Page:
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<![CDATA[Detailing Radio Frequency Heating Induced by Coronary Stents: A 7.0 Tesla Magnetic Resonance Study]]> https://www.researchpad.co/article/5989da6dab0ee8fa60b935f4

The sensitivity gain of ultrahigh field Magnetic Resonance (UHF-MR) holds the promise to enhance spatial and temporal resolution. Such improvements could be beneficial for cardiovascular MR. However, intracoronary stents used for treatment of coronary artery disease are currently considered to be contra-indications for UHF-MR. The antenna effect induced by a stent together with RF wavelength shortening could increase local radiofrequency (RF) power deposition at 7.0 T and bears the potential to induce local heating, which might cause tissue damage. Realizing these constraints, this work examines RF heating effects of stents using electro-magnetic field (EMF) simulations and phantoms with properties that mimic myocardium. For this purpose, RF power deposition that exceeds the clinical limits was induced by a dedicated birdcage coil. Fiber optic probes and MR thermometry were applied for temperature monitoring using agarose phantoms containing copper tubes or coronary stents. The results demonstrate an agreement between RF heating induced temperature changes derived from EMF simulations versus MR thermometry. The birdcage coil tailored for RF heating was capable of irradiating power exceeding the specific-absorption rate (SAR) limits defined by the IEC guidelines by a factor of three. This setup afforded RF induced temperature changes up to +27 K in a reference phantom. The maximum extra temperature increase, induced by a copper tube or a coronary stent was less than 3 K. The coronary stents examined showed an RF heating behavior similar to a copper tube. Our results suggest that, if IEC guidelines for local/global SAR are followed, the extra RF heating induced in myocardial tissue by stents may not be significant versus the baseline heating induced by the energy deposited by a tailored cardiac transmit RF coil at 7.0 T, and may be smaller if not insignificant than the extra RF heating observed under the circumstances used in this study.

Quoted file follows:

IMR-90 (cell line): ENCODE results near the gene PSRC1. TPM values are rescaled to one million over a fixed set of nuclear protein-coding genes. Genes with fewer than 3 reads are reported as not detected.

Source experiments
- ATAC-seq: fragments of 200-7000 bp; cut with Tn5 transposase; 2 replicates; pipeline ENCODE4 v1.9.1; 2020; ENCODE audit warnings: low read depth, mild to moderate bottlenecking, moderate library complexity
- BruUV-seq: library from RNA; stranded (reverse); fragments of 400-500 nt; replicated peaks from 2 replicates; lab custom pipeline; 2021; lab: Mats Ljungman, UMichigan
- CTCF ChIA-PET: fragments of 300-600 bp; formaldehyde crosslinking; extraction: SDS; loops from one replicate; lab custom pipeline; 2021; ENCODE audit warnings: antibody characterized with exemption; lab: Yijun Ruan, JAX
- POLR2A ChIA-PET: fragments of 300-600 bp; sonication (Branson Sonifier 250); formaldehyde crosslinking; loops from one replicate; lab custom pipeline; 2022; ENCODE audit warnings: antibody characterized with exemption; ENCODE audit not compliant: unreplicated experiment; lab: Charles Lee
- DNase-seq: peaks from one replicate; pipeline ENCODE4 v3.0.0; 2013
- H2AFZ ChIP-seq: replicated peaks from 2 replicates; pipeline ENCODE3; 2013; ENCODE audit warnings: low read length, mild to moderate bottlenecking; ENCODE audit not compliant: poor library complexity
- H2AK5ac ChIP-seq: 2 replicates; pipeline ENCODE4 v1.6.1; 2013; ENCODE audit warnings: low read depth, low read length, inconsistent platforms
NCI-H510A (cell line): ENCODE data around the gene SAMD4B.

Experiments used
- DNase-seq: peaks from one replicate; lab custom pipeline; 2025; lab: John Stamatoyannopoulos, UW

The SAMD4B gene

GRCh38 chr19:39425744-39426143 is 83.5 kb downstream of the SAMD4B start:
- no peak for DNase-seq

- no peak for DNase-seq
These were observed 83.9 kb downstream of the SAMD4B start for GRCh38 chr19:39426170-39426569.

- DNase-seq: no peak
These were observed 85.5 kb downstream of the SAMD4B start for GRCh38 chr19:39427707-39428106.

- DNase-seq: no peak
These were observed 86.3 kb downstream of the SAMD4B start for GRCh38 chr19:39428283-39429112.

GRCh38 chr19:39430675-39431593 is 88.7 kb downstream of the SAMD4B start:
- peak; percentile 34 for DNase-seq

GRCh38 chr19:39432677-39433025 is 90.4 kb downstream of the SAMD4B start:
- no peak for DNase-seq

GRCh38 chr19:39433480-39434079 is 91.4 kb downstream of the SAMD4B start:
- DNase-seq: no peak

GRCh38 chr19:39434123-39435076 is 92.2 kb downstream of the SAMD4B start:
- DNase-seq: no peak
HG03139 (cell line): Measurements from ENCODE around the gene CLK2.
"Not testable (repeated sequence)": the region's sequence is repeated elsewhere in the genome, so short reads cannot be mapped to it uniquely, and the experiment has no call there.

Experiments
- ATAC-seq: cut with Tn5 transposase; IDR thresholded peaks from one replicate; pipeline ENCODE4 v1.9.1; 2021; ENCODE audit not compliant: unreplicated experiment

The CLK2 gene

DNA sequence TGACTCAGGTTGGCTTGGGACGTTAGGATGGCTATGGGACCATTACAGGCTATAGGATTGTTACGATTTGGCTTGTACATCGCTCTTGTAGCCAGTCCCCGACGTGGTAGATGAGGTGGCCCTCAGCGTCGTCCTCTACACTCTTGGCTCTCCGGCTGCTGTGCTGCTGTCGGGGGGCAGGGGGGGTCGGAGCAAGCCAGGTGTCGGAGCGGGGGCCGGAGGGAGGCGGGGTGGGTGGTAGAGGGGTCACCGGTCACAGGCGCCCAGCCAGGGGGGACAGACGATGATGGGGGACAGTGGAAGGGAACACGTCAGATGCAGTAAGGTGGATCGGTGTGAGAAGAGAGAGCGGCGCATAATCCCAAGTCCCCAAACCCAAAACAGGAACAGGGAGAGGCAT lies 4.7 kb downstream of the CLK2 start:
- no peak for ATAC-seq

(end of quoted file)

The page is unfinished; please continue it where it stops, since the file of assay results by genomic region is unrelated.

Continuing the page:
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<![CDATA[Towards the “Baby Connectome”: Mapping the Structural Connectivity of the Newborn Brain]]> https://www.researchpad.co/article/5989da2aab0ee8fa60b823d1